It's the exact same thing as an injection. They will use fluoroscopy to place the needle and put in X-ray contrast to make sure they are in the proper location then inject the mri contrast. They usually also give you a dose of lidocaine in the joint which can be diagnostic and nice!
2 hours is probably the quickest possible. The radiologist has to do the injection then the actual scan can take anywhere from 30 minutes to 1.5 hours (depends on what exactly they are scanning for). Then there is the wait time between things.
Unfortunately you'll hear everything from worst pain of your life to nothing much. My mom honestly didn't feel hers, she just relaxed and lay there and it was done. A lot depends on the skill of the doc and your particular anatomy. I think if you've had injections into the joint before its not going to feel much different. The two and a half hours are because they prep your shoulder with iodine and scrubs, have one person do the injection of contrast and use live X-ray to confirm placement, then the MRI is in a different room and can take up to an hour. It can hurt afterwards, but horsewoman have a higher pain tolerance IMO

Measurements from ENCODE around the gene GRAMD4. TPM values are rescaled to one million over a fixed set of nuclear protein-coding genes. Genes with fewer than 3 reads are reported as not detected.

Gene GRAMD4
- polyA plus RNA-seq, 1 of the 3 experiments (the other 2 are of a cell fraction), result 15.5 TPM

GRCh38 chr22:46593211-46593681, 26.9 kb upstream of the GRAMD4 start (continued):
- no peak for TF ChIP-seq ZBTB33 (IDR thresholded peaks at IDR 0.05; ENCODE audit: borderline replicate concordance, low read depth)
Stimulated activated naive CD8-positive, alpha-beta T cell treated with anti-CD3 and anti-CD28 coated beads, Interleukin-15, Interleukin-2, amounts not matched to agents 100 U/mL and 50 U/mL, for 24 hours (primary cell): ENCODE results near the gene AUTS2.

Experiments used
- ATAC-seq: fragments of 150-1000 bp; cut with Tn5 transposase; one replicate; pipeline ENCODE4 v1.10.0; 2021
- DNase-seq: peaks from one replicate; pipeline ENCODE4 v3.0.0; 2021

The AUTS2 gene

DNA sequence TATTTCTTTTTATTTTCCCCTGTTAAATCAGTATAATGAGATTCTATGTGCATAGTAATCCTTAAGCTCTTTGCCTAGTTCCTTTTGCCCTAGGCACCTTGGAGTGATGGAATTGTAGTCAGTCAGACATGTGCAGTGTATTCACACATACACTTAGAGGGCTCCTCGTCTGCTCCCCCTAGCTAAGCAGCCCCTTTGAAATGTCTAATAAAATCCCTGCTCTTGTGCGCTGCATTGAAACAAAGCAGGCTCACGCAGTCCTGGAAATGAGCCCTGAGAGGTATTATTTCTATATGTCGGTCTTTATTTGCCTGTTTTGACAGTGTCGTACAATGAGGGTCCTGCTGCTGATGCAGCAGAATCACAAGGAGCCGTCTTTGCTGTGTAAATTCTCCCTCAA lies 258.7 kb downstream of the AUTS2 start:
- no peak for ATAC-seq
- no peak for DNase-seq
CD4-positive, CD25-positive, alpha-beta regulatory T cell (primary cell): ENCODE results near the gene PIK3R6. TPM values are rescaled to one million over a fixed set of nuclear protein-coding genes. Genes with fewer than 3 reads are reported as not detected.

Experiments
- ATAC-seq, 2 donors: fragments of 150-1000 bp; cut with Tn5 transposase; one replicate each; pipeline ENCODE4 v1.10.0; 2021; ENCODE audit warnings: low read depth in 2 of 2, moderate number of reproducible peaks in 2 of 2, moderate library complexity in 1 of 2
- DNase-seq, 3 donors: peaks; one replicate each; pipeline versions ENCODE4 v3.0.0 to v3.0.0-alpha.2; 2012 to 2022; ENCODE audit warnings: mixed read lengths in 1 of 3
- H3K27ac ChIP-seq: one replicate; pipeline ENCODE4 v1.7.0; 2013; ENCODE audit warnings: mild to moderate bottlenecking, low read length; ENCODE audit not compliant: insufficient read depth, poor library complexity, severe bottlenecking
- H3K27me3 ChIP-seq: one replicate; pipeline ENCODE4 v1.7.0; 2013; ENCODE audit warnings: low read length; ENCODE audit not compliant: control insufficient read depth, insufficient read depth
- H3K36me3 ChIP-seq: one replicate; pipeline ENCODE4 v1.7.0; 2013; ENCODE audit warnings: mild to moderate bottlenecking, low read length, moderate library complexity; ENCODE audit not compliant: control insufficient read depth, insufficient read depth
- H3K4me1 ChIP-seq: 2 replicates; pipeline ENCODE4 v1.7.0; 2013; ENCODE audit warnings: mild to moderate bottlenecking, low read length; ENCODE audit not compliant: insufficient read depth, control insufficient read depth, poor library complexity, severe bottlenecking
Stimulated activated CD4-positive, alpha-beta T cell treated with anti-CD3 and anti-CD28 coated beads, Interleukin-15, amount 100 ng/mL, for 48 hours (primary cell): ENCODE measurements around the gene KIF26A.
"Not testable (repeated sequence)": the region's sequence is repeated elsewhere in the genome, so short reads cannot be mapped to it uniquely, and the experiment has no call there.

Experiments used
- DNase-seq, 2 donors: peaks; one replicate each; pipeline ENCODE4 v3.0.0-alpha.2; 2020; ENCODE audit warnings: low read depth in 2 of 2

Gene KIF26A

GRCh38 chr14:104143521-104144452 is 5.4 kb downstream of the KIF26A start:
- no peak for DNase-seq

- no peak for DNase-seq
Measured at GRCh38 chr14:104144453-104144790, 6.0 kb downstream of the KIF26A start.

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I had this procedure done on my hip 4 years ago. The hip joint is very deep and difficult to access. I had been told to expect the experience to be unpleasant. Fortunately for me, I had no problems - just a slight discomfort.
I have had a number of these done. The injections can be a bit painful, but nothing otherworldly. I find the interlude spent in the MRI machine ("tube-time") way more objectionable. They have to drug me or else I flip out in there. If you're not claustrophobic, this procedure will be no big whoop.
Dreadful Acres: the chronicle of my extraordinary unsuitability to country life